Today, the Supreme Court effectively overturned the right to a legal abortion established by Roe v. Wade in 1973. In a 6-3 ruling, the court voted to reverse a lower court’s decision in the case of Dobbs v. Jackson Women’s Health Organization, upholding a Mississippi law that banned abortion procedures after 15 weeks of gestation. More significantly, the ruling removed any constitutional restriction on laws banning abortion procedures.
Authored by Justice Alito, the majority decision is direct about the implications of the ruling. “The Constitution does not confer a right to abortion,” it reads. “Roe and Casey are overruled, and the authority to regulate abortion is returned to the people and their elected representatives.”
In a concurrence, Chief Justice Roberts voted against explicitly overturning Roe v. Wade but joined with the majority in voting to uphold the Mississippi law.
The decision has been widely anticipated after a draft of the ruling was obtained by Politico in May, an unprecedented breach of the court’s usual secrecy. Twenty-two US states have some form of abortion law in place that will automatically institute new restrictions in response to the ruling, resulting in a near-instant rollback of available services across the country.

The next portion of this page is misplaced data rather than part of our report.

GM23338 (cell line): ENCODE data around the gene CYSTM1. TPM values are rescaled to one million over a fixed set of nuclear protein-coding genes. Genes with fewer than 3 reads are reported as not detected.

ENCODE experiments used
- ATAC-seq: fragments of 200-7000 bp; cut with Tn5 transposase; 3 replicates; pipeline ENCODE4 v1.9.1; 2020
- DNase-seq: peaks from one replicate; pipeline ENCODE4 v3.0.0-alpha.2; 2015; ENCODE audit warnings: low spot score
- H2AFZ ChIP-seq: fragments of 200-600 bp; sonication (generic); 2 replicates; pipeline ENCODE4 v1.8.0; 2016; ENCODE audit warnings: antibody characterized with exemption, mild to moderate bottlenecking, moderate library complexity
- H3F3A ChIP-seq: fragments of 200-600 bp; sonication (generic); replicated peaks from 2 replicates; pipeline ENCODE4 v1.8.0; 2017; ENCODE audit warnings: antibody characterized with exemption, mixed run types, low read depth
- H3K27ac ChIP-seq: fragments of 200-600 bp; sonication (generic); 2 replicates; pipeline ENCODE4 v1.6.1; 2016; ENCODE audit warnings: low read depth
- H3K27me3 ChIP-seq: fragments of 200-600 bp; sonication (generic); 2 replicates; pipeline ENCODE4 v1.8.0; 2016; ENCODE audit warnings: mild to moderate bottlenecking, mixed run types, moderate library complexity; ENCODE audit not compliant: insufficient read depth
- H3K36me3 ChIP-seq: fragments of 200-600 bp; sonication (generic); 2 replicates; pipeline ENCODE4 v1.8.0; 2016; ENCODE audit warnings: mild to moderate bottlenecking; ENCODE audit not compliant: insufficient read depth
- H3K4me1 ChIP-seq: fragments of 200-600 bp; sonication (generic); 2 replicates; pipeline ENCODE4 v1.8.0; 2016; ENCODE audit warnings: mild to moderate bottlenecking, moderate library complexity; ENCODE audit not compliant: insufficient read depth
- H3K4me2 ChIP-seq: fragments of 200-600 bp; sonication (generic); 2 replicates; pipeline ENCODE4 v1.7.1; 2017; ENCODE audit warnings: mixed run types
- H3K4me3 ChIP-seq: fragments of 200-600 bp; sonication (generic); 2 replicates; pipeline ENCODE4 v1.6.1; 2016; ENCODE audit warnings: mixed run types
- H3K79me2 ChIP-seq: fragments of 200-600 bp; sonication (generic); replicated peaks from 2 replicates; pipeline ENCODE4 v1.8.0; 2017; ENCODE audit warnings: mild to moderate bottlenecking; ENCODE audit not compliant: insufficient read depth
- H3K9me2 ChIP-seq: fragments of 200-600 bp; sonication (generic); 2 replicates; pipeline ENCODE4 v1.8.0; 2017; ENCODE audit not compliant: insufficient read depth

In anticipation of the Dobbs ruling, privacy groups have raised alarm over the collection and trade of location data that could be used to identify people visiting reproductive care facilities, often collected from phones or other devices. There have been a number of efforts to limit the sale of this data in advance of the ruling, including a bill introduced by Sen. Elizabeth Warren (D-MA) in June. The pending restrictions have also renewed interest in remote or DIY abortion treatments like misoprostol and similar drugs.
In a concurring opinion (which begins on page 117 of the full ruling), Justice Thomas argues the ruling’s narrow interpretation of the US constitution’s due process clause should also be applied to overturn previous Supreme Court rulings that established a right to contraception (Griswold v. Connecticut in 1965), enacted nationwide same-sex marriage (Obergefell v. Hodges in 2015), or overturned laws banning sodomy (Lawrence v. Texas in 2003).
“In future cases, we should reconsider all of this Court’s substantive due process precedents, including Griswold, Lawrence, and Obergefell,” Justice Thomas writes in his concurrence. “Because any substantive due process decision is ‘demonstrably erroneous,’ we have a duty to ‘correct the error’ established in those precedents.”
In a dissenting opinion (beginning on page 148 of the ruling), the three liberal justices described the decision as a stark violation of women’s bodily autonomy.
“Across a vast array of circumstances, a State will be able to impose its moral choice on a woman and coerce her to give birth to a child,” the dissent reads. “Today’s decision strips women of agency over what even the majority agrees is a contested and contestable moral issue. It forces her to carry out the states’ will, whatever the circumstances and whatever the harm it will wreak on her and her family.”